I'd seen this many times before: a generic travel poster promising jewel-toned, turquoise seas washing over dazzling coral-white sands. A pair of flawless sun-bronzed legs were framed by a cobalt-blue sky and lush, tropical foliage.
But the advertising slogan that dominated it was jarring.
"SUN SEA AND A NEW KNEE."
I was at Destination Health, a medical travel trade show recently held in Ottawa, Canada, standing in front of a sales booth for a clinic in the Cayman Islands. Aside from knee replacements, medical services on offer also included neural-spinal surgery, chemotherapy, and an extensive menu of other non-emergency procedures.
The booth was one of many representing clinics and medical travel services from places like Mexico, Costa Rica, Argentina, and Germany. While each clinic specializes in different areas of medicine, almost all promise the same thing to prospective customers: no waitlists.
Canadians take justifiable pride in their publicly-funded healthcare system, which promises free healthcare to all. It is fundamental to their cultural identity, founded on a deeply-held belief that access to primary care should be based on need—not on the ability to pay.
But instead of protecting the poor from the ignominy of preventable medical problems, B.C.-based orthopedic surgeon Brian Day, the former Canadian Medical Association president and one of the leading proponents for allowing pay-for-service healthcare options in this country, says that the much-revered Canadian system is not actually equitable at all. That's partly because wait times for some treatments are so long that it makes them effectively inaccessible. Unless, that is, you can pay to skip the line.
The story of a Quebec woman who waited nine years for an appointment went viral
According to a 2015 report by the non-profit think tank Fraser Institute, waiting for medical treatment is becoming a "defining characteristic" of Canadian health care. The story of a Quebec woman who waited nine years for a medical appointment recently went viral, partly because so many people can relate. The Canadian Institute for Health Information notes that in 2015, only 64 percent of Alberta patients had gotten cataract surgery within the targeted "benchmark" of 112 days. In B.C., 47 percent had received a knee replacement surgery within the target, 182 days.
182 days is a long time to wait—that's almost six months—and in B.C., it's worth emphasizing, most patients were waiting even longer than that for a knee replacement.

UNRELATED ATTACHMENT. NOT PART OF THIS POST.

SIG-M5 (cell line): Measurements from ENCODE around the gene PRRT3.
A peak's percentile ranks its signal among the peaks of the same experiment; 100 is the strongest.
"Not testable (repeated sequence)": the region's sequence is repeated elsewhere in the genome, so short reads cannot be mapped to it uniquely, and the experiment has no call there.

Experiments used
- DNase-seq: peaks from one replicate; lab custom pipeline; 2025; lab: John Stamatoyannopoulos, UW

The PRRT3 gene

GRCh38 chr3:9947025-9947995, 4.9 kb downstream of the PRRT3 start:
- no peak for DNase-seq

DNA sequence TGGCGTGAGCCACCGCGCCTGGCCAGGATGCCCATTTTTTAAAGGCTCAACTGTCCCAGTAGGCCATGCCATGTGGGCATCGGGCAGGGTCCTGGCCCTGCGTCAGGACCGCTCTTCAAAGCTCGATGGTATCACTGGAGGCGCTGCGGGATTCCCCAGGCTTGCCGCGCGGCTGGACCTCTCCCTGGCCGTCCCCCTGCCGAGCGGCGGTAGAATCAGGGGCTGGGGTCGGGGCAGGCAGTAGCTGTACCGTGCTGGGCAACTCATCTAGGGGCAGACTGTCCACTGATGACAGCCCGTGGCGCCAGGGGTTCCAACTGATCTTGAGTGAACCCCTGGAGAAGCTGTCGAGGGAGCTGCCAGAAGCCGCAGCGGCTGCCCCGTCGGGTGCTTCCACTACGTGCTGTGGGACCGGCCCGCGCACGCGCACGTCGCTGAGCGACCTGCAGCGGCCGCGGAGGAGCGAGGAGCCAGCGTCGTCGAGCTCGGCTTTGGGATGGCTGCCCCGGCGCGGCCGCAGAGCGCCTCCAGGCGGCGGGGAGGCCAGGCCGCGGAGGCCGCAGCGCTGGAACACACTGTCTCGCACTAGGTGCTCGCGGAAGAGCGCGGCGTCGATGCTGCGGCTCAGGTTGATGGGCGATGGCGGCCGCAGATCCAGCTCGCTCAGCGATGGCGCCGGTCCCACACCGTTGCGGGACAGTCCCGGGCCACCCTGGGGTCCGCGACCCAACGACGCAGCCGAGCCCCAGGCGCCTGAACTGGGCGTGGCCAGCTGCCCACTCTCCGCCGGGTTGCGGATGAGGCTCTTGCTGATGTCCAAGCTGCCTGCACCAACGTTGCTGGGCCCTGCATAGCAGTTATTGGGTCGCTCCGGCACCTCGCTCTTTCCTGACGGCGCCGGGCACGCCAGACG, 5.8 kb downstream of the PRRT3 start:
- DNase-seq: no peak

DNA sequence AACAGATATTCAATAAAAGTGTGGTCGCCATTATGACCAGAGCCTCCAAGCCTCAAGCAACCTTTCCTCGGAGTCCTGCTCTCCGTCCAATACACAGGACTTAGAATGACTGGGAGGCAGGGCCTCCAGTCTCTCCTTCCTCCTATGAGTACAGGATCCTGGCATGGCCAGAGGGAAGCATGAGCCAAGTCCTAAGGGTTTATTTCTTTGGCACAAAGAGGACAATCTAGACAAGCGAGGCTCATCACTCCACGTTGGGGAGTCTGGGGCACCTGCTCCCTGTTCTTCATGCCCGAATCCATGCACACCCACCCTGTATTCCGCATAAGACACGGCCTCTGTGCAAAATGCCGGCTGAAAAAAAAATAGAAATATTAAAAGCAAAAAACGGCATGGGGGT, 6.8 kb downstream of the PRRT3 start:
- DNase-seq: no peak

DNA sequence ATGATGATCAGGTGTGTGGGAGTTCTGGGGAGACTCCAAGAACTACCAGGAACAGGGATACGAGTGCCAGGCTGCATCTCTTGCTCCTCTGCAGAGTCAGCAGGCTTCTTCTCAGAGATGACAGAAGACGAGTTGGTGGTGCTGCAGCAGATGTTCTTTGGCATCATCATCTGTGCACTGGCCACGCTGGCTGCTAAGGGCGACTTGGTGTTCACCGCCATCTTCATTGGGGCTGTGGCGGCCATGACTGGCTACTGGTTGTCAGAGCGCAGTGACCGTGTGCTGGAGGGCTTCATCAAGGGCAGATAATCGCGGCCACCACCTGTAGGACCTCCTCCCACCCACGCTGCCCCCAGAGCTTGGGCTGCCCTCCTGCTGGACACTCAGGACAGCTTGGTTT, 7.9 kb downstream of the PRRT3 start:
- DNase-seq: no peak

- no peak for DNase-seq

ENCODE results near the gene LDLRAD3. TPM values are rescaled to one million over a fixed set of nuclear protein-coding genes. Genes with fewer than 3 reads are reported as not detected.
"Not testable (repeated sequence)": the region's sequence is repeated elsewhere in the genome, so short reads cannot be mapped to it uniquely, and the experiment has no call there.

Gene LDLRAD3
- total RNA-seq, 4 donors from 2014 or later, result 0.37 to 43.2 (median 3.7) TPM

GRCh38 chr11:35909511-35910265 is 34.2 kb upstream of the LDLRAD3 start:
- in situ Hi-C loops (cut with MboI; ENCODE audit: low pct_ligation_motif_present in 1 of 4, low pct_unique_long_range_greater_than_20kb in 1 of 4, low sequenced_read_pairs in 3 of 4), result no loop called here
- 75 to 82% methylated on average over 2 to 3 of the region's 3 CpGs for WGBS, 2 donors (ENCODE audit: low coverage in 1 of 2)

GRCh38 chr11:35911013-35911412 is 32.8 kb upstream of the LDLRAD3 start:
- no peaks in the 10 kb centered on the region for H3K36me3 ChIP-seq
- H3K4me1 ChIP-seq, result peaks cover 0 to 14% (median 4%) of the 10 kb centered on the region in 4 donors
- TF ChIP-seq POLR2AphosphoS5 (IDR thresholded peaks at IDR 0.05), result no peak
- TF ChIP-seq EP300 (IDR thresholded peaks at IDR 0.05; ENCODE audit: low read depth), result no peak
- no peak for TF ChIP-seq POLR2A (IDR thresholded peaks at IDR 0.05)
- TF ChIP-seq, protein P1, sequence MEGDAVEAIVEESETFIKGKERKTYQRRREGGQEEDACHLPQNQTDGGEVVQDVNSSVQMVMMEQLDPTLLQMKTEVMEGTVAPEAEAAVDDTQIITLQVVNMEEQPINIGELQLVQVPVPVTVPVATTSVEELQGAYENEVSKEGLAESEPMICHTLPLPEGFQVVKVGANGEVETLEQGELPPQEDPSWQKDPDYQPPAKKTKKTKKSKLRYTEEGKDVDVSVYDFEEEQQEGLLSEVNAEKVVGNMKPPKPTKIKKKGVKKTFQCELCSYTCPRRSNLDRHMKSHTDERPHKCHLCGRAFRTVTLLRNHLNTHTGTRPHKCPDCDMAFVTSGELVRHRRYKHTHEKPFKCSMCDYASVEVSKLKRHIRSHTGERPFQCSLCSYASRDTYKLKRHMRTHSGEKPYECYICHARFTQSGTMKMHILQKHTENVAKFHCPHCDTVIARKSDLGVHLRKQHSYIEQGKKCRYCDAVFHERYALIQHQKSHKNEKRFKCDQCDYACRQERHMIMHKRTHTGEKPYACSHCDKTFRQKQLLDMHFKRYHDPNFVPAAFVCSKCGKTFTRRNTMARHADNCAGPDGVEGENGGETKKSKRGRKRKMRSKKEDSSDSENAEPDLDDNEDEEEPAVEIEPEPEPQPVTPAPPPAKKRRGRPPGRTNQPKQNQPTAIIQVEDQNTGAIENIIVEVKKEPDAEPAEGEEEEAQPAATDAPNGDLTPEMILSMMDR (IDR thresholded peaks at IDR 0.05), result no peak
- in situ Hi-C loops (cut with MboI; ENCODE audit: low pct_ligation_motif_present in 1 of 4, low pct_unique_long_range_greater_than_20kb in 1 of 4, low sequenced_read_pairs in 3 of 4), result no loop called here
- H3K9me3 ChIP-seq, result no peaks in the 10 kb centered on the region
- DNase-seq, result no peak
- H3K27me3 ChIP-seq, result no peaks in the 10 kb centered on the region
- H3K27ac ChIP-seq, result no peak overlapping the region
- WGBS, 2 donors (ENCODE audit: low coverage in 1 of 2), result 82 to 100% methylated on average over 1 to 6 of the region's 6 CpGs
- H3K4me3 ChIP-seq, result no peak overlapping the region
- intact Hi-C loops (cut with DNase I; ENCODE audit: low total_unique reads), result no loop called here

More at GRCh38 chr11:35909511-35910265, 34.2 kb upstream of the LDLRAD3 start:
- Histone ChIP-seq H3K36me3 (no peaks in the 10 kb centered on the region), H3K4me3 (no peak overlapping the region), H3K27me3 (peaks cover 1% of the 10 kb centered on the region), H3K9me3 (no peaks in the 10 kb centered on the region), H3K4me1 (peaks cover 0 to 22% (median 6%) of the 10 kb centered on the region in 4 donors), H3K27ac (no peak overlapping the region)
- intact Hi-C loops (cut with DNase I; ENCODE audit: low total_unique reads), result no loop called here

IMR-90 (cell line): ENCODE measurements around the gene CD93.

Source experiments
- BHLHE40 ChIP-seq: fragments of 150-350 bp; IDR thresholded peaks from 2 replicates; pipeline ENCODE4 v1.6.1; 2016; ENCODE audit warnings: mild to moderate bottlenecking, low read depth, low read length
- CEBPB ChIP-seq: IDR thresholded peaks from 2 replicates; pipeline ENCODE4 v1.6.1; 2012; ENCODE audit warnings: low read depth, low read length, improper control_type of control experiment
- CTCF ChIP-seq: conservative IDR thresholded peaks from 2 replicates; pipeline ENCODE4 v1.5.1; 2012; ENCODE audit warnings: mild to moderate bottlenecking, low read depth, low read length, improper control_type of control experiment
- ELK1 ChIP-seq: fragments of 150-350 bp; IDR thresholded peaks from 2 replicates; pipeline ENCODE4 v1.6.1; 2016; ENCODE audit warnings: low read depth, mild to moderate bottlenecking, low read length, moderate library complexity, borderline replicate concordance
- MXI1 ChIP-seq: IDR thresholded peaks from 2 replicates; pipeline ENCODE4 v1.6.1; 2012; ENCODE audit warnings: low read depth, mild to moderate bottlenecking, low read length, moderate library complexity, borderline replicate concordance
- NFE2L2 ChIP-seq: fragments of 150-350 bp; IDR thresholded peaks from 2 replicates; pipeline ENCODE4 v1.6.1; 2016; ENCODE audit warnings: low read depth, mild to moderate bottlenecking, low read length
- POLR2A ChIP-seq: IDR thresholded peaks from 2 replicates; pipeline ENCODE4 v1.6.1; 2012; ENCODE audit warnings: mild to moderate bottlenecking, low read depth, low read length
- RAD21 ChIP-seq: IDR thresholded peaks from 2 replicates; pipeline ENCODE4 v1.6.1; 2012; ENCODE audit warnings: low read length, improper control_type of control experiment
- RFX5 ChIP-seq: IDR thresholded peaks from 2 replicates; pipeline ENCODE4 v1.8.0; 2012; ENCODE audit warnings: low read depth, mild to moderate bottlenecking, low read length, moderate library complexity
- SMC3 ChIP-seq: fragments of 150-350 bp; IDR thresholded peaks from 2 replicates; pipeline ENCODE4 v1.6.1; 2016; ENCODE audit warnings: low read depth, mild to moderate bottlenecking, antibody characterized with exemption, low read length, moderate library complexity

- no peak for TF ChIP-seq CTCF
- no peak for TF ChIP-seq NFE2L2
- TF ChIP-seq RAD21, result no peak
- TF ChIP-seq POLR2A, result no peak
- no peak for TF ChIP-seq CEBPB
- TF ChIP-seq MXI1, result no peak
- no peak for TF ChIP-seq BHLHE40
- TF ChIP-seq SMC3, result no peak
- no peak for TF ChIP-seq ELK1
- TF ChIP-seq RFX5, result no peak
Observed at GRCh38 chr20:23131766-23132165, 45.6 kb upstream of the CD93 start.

Medical tourism shows such as the one I attended could be symptomatic of a poorly performing system. Most of the target customers can afford the sometimes-hefty price tags involved in paying out-of-pocket to avoid waitlists, or are willing to go into debt to do so. Although foreign clinics might provide a timely service—one that comes replete with sun, sand, and surf—they might not offer the same degree of safety and oversight as what's available in Canada. Take the proliferation of clinics offering bogus, and often dangerous, "stem cell treatments": The New York Times recently featured the story of a patient who developed an aggressive mass after seeking stem cell therapies abroad.
Day called me on a recent Friday evening, after spending the day in the B.C. Supreme Court, where he has launched a court challenge against the provincial government.
His challenge on behalf of five plaintiffs (the sixth has since died) is based on the idea that people should be allowed to privately pay for medically necessary services, if these services aren't available in a timely fashion within the publicly funded system.
Day argues that taking away the patient's ability to choose a private alternative—and thus forcing them to suffer and even die unnecessarily while they wait for treatment—is a violation of their constitutional rights. If he's successful, critics argue, it could signal the end of Canada's universal health care access by creating a two-tiered system.
The lowest access and the worst outcomes in healthcare in Canada are in the lowest socio-economic groups